I’m really feeling for all those new parents with a brand new baby but no-one available to take those beautiful tiny-baby shots. I want to help!
Here are a few guidelines so you can take some of your own, with just a mobile phone available.
I’d love to see your shots so please do share them with me – and if you do want a professional baby shoot when it’s totally safe to do so, then I’m here for you! I have used my newborn studio set-up for many babies that are much older than the ideal 10-14 day window and they still look super cute. My wooden trench bowl and tiny hats may no longer fit but I can still create some amazing shots for you to treasure.
In the meantime I hope the following helps:
- Good Light:
Choose a nice warm and well lit room, but make sure that the area where you are photographing your baby is not in direct sunlight, so as to avoid unflattering lighting and shadows.
- Keep the background uncluttered:
Hang or place a plain coloured blanket behind the area where you want to photograph your baby, and for your baby to lie on. I find creams and neutral colours the best for newborns.
Bare skin is best so that your photo is timeless. Alternatively dress them in very plain, neutral clothing. If you are stripping their nappy off too – pop a muslin or small towel underneath the blanket where they are lying to make clearing up easier afterwards as 9 times out of 10 they will wee when exposed to the open air! If you have a blanket partially covering your baby it’s not necessary to remove the nappy, just make sure that the blanket is positioned so as to hide it.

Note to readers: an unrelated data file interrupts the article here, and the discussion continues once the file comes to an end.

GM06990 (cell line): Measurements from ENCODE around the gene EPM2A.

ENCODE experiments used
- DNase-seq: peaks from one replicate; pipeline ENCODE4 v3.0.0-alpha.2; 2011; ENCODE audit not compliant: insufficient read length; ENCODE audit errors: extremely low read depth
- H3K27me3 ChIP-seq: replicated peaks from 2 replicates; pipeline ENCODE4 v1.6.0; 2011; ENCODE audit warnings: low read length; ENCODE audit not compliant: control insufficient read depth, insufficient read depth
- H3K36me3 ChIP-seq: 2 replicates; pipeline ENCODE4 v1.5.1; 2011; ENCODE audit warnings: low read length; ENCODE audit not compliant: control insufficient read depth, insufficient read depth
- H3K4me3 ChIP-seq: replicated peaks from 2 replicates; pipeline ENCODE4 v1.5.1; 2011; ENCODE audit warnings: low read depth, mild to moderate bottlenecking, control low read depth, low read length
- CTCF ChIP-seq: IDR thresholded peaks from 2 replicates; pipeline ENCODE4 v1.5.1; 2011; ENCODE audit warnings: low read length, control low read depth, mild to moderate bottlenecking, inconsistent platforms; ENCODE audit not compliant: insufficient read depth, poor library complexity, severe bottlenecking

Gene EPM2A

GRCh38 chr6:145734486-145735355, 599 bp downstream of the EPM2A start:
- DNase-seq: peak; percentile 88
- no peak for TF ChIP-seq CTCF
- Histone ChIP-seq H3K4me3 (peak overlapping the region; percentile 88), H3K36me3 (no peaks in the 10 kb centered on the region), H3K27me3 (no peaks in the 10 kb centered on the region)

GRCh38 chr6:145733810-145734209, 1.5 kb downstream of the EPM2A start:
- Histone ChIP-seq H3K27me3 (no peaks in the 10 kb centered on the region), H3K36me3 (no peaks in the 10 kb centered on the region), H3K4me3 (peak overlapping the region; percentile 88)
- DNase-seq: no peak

- Phone Settings:
iPhone focusing function (I’m sure other phones will have a similar tool). Click on the part of the image that is the most important (e.g. the eye nearest to you) – a yellow box will appear in that area. This will ensure that you have the correct area in focus.
You can then slide the sunshine icon to the right of the yellow square up or down to increase or decrease the brightness of the photo.
All phones have basic editing functions so you can fine tune your image. However, I would personally recommend familiarising yourself with the app Snapseed which is very similar to professional editing programmes but simplified for mobile phone use.
Lastly – choose a time to take your photos when your baby is happy and content, or fast asleep. The bonus of taking your own photos is that you can just wait for a time when they are at their best temperament.
Don’t forget to zoom in on details like tiny hands and feet. Take your partner’s hands with theirs to show the difference in scale.
Please forward this to anyone that has had a baby during lockdown.
During the COVID-19 lock-down I participated in a challenge to take a photo with a given topic every day during April.
These were posted to my Facebook page (White Dandelion Photographic).
I am currently carrying out a 21 day May challenge too – these can also be seen on my Facebook page.
A selection of my favourites are shown below: